At this time of year foxes will be abandoning their earth and cubs will be sleeping above ground with their parents and going on foraging trips. Like puppies, fox cubs are very playful and will play tug-of-war with objects, chew on them and ‘hunt’ them. Playing is a natural behaviour that helps the cubs to learn vital skills that help them survive in the wild as adults. They are not born with the innate ability to hunt, but must learn this by experimenting with things in their environment. Unfortunately when foxes are living in close proximity to people they often have access to a wide array of ‘play items’ including shoes, gardening gloves, laundry, golf balls and sponges. I do not know why a sponge would be particularly attractive but it may just be something to do with the size and texture.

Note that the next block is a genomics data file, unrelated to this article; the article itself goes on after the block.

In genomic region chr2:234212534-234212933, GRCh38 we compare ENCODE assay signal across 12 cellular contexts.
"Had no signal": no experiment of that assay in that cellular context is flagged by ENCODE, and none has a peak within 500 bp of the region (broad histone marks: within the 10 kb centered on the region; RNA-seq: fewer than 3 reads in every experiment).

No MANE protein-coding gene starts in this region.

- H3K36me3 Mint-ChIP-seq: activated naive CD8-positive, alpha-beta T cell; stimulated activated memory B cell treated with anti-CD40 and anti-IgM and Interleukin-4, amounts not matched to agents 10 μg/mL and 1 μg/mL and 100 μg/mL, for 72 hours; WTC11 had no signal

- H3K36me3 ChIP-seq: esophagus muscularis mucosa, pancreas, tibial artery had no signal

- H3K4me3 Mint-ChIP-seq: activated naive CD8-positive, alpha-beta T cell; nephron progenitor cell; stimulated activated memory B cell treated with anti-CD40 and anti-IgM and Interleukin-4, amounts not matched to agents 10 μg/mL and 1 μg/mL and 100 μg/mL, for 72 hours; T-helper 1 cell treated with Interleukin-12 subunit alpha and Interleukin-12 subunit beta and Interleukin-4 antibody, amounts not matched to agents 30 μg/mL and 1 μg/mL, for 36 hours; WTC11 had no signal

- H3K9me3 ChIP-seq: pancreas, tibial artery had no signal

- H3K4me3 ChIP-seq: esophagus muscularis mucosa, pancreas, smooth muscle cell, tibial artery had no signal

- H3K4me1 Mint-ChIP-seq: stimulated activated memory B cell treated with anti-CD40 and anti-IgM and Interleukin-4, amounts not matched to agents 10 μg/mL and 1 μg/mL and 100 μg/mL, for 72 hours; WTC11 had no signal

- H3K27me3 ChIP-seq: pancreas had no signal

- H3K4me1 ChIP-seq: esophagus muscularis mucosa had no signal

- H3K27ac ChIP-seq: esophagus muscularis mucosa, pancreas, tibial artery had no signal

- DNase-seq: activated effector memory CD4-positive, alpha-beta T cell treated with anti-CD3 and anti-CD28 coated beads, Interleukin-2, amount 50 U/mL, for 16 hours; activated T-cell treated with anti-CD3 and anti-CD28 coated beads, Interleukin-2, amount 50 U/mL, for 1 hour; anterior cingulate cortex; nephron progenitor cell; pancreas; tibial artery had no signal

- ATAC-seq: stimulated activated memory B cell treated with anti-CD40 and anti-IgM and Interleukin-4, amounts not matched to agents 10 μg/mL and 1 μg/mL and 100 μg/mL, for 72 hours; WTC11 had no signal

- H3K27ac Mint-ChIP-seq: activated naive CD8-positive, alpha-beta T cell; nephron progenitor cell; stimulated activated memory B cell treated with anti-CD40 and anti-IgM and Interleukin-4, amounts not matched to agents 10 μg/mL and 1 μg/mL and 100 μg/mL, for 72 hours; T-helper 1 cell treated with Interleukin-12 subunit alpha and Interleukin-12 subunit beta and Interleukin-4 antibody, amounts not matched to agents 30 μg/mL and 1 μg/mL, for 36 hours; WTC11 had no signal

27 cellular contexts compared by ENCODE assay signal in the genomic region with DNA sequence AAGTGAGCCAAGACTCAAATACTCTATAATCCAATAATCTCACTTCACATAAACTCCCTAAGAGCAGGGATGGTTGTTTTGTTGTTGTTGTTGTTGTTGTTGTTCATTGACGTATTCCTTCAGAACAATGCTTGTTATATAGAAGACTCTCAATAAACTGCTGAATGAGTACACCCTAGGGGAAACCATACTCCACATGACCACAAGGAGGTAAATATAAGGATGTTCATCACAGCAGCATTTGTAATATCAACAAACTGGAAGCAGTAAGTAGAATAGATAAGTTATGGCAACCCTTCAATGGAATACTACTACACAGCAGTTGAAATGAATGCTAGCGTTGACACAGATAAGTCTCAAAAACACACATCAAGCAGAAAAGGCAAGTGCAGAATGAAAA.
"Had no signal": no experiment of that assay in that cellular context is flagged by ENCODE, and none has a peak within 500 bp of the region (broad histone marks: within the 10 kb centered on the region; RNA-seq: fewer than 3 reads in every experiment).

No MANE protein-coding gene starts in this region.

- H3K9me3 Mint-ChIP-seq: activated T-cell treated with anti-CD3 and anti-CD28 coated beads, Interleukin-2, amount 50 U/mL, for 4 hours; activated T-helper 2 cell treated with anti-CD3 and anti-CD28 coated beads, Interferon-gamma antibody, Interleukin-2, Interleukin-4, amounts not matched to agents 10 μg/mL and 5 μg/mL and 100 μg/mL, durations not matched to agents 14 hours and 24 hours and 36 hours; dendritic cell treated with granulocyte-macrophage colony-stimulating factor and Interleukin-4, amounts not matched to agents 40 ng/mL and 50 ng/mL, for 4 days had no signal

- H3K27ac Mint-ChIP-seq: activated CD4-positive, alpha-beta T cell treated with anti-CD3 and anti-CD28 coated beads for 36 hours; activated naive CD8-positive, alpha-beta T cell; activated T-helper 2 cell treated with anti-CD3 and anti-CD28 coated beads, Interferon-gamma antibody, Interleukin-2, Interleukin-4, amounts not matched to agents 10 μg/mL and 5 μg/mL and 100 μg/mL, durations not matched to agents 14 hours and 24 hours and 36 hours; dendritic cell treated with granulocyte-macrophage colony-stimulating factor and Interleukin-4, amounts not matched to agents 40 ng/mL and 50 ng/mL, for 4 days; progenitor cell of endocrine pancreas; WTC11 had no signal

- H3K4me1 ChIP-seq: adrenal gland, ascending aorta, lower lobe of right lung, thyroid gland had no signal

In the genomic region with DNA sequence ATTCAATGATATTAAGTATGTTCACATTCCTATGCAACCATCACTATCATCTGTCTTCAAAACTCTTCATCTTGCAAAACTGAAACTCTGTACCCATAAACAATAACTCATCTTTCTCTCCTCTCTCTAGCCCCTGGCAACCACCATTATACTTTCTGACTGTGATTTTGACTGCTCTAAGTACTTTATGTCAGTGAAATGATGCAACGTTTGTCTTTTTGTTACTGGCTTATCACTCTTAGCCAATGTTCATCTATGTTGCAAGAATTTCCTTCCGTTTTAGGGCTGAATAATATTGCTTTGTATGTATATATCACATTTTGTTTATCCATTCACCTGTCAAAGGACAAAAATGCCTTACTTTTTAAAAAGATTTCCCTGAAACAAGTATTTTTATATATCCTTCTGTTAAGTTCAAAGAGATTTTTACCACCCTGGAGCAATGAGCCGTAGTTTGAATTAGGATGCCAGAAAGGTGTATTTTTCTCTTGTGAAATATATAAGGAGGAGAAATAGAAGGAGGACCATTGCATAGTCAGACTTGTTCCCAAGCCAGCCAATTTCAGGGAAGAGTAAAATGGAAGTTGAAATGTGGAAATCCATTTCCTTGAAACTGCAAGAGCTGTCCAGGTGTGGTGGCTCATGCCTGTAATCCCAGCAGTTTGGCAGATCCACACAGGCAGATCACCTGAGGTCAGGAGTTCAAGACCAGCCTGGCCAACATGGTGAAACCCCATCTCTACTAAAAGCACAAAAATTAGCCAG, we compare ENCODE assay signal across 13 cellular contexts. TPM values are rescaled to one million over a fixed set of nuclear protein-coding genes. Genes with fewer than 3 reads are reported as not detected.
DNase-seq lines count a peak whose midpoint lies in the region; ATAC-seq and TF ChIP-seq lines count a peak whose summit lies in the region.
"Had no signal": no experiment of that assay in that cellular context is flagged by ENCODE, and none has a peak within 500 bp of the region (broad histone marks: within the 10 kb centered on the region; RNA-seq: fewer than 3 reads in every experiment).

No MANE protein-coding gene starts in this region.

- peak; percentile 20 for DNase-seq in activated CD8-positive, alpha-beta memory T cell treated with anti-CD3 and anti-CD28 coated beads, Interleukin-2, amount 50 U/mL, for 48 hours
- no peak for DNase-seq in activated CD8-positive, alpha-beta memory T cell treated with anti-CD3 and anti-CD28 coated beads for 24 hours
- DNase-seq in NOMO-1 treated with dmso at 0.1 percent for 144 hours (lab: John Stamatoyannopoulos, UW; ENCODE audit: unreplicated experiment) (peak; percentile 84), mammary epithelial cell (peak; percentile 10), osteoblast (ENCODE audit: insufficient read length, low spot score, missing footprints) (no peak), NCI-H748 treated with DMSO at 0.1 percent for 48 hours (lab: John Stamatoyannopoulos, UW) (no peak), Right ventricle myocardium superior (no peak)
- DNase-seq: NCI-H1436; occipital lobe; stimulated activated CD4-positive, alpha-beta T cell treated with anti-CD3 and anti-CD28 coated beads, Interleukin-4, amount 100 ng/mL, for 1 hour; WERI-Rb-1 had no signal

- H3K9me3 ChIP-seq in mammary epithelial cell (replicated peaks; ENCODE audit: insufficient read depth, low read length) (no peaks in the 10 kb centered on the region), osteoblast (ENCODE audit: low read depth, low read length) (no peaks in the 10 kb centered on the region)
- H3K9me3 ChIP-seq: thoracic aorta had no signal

For all wildlife questions and information, please contact WildCall - Sussex Wildlife Trust’s wildlife information service
This hole could well have been made by foxes, as they often do breed underground in gardens. By now any cubs living there should be fairly bold and will regularly emerge from the earth (the technical name for a fox den). You may see them playing in your garden, even during the day. If there is a family living in the hole, then I do not think they will be there for much longer. Generally foxes abandon their breeding earth around June and instead the adults and cubs start to lie up in sheltered locations above ground. That said they will still use the garden and surrounding area for foraging, resting and playing. Normally cubs stay with their parents until the start of winter when families start to break up and start new territories.
The Sussex Wildlife Trust encourages people to take and interest in the wildlife visiting their gardens, however if you wish to deter these foxes then we recommend only humane methods. If you would like further information on this or have any other questions please email me directly at firstname.lastname@example.org.